Moon says he's willing to talk to North Korean counterpart Kim
South Korean leader riven by partners' differing approaches on North Korea problem
South Korea’s president has doubled down on diplomacy at a time when tensions all around him are rising.
Days after North Korea announced it had successfully tested its first operational intercontintental ballistic missile (ICBM), South Korea’s Moon Jae-in declared he’d be willing to meet North Korean leader Kim Jong Un “at any time, at any place” – circumstances permitting.
Speaking in Berlin ahead of G20 talks in Hamburg, Moon said the reunification of East and West Germany gave him hope that peace could be achieved on the Korean Peninsula.
“To Korea, which is the last divided nation on this planet, the experience of Germany’s unification gives hope for unification, and at the same time shows us the path that we need to follow,” he said.
Moon’s defense of diplomacy echoed former President Roh Moo-hyun’s “sunshine policy” towards Pyongyang, and his predecessor Kim Dae-jung’s “Berlin Doctrine,” outlined in the German capital 17 years ago.
Moon described North Korea’s missile launch as “disappointing” and “reckless.”
“Because we have reached the tipping point of the vicious circle of military escalation, and thus, the need for dialogue is more pressing than ever before,” he said.
Rock and a hard place
Moon is a man stuck in the middle. On one hand, he is trying to maintain the possibility of talks, while on the other, he faces pressure from the South’s most powerful ally, the United States, to deliver a more robust response.
While China and Russia have called for concessions on both sides, the US has so far made no public move to open talks, instead opting to engage in a renewed show of force with Seoul through joint military exercises.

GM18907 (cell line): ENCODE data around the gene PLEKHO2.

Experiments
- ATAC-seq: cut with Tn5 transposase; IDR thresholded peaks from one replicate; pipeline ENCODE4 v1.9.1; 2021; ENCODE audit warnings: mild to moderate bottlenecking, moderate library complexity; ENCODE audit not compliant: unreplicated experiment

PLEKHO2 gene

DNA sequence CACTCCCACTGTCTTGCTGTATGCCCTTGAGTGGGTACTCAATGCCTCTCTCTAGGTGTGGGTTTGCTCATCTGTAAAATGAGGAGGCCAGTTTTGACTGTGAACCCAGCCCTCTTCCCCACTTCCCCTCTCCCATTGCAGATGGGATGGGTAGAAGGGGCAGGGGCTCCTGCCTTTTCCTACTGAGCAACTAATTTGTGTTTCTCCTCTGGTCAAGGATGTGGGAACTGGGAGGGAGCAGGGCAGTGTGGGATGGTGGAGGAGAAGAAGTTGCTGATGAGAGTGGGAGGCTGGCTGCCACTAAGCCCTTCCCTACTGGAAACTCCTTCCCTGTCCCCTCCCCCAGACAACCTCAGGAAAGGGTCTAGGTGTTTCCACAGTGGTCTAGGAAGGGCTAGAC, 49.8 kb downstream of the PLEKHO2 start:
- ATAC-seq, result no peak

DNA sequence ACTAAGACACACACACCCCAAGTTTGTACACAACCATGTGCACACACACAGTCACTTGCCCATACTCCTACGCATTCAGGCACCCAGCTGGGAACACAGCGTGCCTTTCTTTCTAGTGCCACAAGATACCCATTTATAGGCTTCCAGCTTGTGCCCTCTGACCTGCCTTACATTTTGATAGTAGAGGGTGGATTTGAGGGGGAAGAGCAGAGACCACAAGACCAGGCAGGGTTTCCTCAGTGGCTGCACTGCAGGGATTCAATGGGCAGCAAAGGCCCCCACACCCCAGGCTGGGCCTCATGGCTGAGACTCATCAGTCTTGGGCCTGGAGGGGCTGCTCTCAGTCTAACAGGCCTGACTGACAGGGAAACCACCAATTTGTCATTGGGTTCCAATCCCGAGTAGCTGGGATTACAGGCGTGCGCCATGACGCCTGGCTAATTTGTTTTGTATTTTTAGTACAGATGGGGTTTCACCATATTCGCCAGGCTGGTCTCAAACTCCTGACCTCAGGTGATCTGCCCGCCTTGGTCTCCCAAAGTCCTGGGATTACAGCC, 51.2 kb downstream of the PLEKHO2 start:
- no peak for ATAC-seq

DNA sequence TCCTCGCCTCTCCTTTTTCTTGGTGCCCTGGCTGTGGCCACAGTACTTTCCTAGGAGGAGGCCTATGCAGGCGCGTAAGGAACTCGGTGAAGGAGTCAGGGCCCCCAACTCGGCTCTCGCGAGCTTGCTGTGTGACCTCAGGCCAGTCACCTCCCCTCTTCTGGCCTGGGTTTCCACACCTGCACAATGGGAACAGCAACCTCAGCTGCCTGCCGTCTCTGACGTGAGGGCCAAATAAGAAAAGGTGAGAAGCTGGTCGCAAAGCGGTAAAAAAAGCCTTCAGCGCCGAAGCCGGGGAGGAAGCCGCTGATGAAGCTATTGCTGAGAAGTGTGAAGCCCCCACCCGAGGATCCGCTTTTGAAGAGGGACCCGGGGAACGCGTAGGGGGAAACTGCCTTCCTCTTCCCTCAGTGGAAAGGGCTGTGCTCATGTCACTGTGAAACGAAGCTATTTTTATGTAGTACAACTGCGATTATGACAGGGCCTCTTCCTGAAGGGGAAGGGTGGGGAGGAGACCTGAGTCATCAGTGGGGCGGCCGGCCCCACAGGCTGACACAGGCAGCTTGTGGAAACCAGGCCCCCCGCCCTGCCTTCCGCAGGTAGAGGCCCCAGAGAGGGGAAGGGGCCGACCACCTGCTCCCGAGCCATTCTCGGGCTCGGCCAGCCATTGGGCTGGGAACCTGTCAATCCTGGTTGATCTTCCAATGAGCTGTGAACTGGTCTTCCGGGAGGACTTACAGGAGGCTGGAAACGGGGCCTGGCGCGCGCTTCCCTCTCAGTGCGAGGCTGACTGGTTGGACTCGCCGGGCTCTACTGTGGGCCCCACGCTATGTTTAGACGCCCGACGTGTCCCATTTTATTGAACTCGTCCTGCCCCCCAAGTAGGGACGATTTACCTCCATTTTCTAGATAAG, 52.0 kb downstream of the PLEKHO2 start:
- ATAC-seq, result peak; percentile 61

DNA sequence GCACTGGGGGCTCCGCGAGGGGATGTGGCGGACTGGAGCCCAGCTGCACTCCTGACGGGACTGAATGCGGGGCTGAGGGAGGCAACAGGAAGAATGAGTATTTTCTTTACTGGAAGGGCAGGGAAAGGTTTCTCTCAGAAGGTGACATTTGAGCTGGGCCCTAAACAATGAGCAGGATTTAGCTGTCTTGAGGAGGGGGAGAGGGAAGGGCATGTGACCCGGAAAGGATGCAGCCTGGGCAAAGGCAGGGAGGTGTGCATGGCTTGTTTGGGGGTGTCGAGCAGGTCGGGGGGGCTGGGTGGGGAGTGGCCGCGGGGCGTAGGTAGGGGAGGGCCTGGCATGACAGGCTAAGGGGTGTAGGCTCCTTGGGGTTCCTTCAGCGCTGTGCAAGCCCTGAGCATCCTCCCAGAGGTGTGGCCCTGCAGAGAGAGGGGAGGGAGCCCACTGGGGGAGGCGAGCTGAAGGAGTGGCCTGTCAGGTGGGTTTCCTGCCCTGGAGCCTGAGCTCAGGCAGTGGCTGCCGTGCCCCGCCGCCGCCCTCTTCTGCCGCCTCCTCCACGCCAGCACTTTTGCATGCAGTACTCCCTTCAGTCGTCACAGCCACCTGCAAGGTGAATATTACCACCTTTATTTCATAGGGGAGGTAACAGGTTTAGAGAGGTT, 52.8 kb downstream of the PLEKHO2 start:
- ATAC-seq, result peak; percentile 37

US President Donald Trump’s administration is increasingly hawkish on the issue of North Korea.
In a news conference Thursday with Polish President Andrzej Duda, Trump said he has “some pretty severe things” available to him when asked about military action against North Korea.
“As far as North Korea is concerned, I don’t know, we will see what happens,” said Trump. “I have some pretty severe things that we are thinking about. That doesn’t mean we are going to do it. I don’t draw red lines.”
Most analysts agree that a military strike on North Korea could put the South Korean capital of Seoul – which is only dozens of miles from the Demilitarized Zone separating the two countries – in grave danger from a retaliatory strike from Kim.
Russian President Vladimir Putin had earlier hosted Xi in Moscow, where the countries issued a joint statement, articulating a common peace plan for the peninsula, and together condemning US militarization in the region.
“It is very important to push forward our joint initiative on settling the Korean problem with a view of immediately freezing the ballistic missile strikes and also dealing with the US deployment of weapons in South Korea,” Putin said.
North Koreans gathered in the capital Pyongyang Thursday for a mass rally and fireworks to celebrate Tuesday’s successful test-launch of the missile, which the regime says could be used to deliver a nuclear warhead to the US.
The fireworks in Pyongyang came as Moon dined with Trump and Japanese Prime Minister Shinzo Abe at the US consulate in Hamburg Thursday. Trump tweeted about the meeting, but did not give details of the discussion.
“Great trilateral meeting & dinner w/ President Shinzō Abe of Japan & President Moon Jae-in of South Korea @ the @usconshamburg this evening,” tweeted Trump.
The tweet, since deleted, mischaracterizes the Japanese leader’s title.
Still searching for a solution to the North Korea question, Moon has been participating in meetings with key players in the crisis ahead of Friday’s G20 summit in Hamburg.
Meeting with Chinese leader Xi Jinping on Thursday, Moon asked Beijing to “take a leading role as a member nation of the UNSC (the United Nations Security Council).”
Xi said that China is “doing its best to prevent North Korea from advancing (its) nuclear and missile program.”
Following their dinner Thursday in Hamburg, Trump answered one shouted question from journalists on whether he had “given up” on Xi as a partner in the effort to rid the Korean peninsula of nuclear weapons.
“Never give up,” he replied.
Faced with a geopolitical conundrum on North Korea, it is a sentiment that Moon would do well to remember.